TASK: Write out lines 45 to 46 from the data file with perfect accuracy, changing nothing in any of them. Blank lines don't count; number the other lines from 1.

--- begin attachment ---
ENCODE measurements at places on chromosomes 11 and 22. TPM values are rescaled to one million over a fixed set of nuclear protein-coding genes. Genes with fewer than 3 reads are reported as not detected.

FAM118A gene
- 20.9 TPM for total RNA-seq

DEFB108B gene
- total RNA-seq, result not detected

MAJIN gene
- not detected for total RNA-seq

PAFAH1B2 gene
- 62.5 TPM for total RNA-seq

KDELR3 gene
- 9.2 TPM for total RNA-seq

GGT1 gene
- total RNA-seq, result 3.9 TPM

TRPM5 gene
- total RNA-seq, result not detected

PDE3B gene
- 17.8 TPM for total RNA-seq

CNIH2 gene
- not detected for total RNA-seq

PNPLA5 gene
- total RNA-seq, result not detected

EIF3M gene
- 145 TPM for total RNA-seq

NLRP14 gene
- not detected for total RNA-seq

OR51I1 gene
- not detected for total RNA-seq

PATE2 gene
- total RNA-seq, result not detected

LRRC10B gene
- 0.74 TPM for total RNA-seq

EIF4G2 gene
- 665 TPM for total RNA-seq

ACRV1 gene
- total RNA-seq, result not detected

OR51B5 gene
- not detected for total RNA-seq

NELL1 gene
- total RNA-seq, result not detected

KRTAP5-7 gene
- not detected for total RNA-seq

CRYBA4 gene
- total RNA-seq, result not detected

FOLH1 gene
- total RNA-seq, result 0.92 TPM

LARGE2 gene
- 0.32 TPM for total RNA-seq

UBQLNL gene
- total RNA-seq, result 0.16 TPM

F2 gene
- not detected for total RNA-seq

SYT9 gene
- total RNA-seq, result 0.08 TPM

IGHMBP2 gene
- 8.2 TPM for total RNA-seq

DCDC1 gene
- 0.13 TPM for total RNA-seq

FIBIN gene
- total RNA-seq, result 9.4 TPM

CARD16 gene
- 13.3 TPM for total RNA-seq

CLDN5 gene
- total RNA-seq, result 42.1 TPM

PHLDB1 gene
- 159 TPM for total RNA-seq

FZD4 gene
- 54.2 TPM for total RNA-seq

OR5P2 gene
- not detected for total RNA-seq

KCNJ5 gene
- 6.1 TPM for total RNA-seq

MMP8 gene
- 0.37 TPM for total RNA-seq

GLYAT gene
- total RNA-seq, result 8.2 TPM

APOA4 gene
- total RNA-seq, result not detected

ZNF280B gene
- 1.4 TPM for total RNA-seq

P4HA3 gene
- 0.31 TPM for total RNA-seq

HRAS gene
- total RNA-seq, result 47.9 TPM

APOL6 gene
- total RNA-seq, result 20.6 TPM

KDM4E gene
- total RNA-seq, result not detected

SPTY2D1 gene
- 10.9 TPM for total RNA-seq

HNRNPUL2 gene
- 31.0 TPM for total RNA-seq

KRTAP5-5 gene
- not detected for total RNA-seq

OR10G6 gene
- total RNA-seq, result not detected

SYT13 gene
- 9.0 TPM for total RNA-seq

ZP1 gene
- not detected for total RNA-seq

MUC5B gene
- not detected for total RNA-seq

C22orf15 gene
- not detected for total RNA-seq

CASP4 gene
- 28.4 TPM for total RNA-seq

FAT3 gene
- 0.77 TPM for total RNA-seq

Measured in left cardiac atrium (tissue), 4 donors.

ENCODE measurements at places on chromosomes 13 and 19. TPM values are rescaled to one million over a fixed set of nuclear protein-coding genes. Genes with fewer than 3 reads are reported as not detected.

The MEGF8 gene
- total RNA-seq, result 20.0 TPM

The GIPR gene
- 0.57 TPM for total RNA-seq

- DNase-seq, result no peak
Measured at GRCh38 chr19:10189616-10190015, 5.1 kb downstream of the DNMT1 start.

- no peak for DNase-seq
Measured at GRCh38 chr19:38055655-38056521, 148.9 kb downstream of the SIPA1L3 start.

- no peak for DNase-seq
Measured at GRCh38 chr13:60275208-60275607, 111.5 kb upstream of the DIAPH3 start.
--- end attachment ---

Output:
- total RNA-seq, result 0.92 TPM

LARGE2 gene